15 Aug 2015 - Charlie Compton
Drizzle and bad light brought a premature end to the annual challenge from the Hockey Club, with the OO on the verge of victory. Pedants might argue that, under Duckworth-Lewis, a game in which only one side bats is a no result, but this does not do justice to the excellence of the OO bowling unit, which put the ball in the right areas all evening [that’s enough modern cricketbollox for one report – Ed] or the power of the batting line-up that was about to be unleashed.
However, the half game that was played was not without incident. First there was the question of how many fielders we had on the pitch and who was playing. Then when we did get up nearly to full strength, the appearance of a friendly parking meter attendant at 6.25 caused several of those who had just arrived to hurry off the field again to scrounge loose change from spectators to fill the machine.
Bonze and Sykes bowled penetrating opening spells, with Bonze in particular making fellow farmer Dinnis look as secure as an Aussie at Trent Bridge and taking the wicket of Batsen, the other opener, with a pearler. This brought to the crease Paddy Osborn, at one time the leading scorer in National League hockey. Osborn, however, fared little better at connecting with the white ball until, suddenly remembering his feared penalty corner technique, he put Bonze’s last delivery somewhere near first tee of Knole Park.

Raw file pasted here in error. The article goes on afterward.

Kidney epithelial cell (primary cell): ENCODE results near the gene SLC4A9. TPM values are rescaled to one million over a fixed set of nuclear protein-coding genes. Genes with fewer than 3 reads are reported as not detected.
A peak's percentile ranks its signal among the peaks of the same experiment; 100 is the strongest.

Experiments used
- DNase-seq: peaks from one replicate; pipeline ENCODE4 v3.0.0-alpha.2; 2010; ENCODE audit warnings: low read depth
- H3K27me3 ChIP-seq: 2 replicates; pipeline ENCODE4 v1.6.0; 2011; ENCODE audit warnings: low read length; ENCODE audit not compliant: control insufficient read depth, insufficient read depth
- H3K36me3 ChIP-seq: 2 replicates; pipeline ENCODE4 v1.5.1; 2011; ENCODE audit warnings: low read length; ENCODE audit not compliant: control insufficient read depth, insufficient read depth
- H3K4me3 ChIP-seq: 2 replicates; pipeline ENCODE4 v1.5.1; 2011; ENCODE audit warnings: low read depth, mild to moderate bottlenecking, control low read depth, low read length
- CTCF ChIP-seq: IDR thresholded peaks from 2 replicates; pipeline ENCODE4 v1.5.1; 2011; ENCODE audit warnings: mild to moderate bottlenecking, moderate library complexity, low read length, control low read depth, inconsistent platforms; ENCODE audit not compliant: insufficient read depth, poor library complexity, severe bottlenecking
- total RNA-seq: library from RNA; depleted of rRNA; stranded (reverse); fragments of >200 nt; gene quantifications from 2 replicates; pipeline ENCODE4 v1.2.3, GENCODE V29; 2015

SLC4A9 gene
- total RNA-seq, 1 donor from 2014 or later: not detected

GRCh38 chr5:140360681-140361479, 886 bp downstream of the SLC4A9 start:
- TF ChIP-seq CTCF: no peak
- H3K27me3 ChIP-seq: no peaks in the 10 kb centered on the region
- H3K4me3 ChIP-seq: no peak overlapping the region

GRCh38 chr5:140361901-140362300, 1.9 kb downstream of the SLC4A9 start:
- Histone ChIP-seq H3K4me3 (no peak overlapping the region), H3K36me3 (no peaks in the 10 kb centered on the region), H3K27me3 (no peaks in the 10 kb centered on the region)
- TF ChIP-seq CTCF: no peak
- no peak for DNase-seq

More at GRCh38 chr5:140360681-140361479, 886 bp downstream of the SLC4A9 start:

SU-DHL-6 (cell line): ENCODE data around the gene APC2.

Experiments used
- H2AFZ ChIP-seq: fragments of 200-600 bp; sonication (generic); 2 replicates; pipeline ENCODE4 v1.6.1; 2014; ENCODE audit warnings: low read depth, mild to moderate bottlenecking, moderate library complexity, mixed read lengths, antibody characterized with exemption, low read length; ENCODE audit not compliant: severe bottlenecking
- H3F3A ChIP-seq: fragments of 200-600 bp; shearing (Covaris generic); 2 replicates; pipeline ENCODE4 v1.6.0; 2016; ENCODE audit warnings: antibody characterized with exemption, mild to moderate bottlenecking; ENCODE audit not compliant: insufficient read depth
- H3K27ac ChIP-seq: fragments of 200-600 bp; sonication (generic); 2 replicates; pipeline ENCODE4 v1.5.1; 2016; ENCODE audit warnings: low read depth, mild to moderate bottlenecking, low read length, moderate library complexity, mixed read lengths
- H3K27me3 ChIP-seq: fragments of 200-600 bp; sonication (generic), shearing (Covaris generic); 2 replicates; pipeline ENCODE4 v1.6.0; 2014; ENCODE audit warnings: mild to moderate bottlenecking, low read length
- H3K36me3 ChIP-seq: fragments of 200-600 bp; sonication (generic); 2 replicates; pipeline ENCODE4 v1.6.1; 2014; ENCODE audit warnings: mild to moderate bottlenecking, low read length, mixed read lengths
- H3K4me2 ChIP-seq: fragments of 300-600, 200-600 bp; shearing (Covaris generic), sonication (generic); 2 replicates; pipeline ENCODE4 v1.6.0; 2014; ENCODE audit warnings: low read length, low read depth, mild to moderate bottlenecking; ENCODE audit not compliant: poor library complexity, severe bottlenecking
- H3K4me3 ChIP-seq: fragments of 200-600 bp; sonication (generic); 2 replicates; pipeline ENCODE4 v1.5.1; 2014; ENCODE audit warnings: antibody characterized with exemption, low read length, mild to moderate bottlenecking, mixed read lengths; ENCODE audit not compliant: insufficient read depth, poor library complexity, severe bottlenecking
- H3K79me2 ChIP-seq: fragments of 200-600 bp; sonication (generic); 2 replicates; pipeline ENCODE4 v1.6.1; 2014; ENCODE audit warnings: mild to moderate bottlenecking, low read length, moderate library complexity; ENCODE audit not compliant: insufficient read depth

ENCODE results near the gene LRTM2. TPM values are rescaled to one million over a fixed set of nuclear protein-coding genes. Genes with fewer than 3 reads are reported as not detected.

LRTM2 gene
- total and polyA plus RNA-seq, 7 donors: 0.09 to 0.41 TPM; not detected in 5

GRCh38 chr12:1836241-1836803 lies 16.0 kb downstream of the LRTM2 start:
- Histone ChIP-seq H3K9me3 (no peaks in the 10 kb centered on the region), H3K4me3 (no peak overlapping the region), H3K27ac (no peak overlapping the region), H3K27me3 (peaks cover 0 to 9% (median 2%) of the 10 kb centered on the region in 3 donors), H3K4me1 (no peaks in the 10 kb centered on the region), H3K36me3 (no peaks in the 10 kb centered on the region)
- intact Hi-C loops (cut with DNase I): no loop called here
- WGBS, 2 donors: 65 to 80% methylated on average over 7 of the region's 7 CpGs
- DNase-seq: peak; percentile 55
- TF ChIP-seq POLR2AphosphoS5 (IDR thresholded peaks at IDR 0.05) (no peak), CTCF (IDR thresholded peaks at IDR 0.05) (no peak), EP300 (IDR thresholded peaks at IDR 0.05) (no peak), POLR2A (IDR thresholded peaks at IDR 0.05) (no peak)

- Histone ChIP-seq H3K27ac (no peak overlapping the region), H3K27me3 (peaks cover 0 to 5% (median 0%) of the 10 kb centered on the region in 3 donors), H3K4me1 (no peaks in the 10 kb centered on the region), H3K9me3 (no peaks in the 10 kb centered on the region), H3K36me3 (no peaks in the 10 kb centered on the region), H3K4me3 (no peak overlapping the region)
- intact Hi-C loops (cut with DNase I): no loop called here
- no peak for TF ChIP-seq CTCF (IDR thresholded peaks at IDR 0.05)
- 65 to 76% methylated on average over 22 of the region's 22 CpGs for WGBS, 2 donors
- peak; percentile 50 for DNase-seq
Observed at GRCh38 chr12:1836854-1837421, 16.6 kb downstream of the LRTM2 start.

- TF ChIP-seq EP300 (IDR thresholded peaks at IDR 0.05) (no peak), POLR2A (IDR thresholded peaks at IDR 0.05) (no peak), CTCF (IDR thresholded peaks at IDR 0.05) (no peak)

Thereafter Dinnis tucked into Atkins’s impression of Moeen Ali (3 decent balls, 1 snorter and 2 bits of filth each over) and took great delight at a flat six that nearly decapitated a 60-something man who was peering dreamily at the cricket from the direction of the long leg boundary. It only emerged later that this elderly gentleman was an OO fielder whose claims that he was about to dive to catch it in the manner of a Ben Stokes were treated with scorn by those who had clearly seen him usher it over the line.
The innings ended with a tight spell from the captain (who wasn’t the captain as he was one of the later arrivals) which restricted our fellow users of the Vine to a total of 99 of their 14 overs. At that point the first drops of rain were felt, the club supremo demanded that the covers be put on to protect the 1st team wicket* for the following day and the two sides retired to the bar, each confident that they’d have won if the weather had not foiled them.
(* actually, it’s Kent League rules)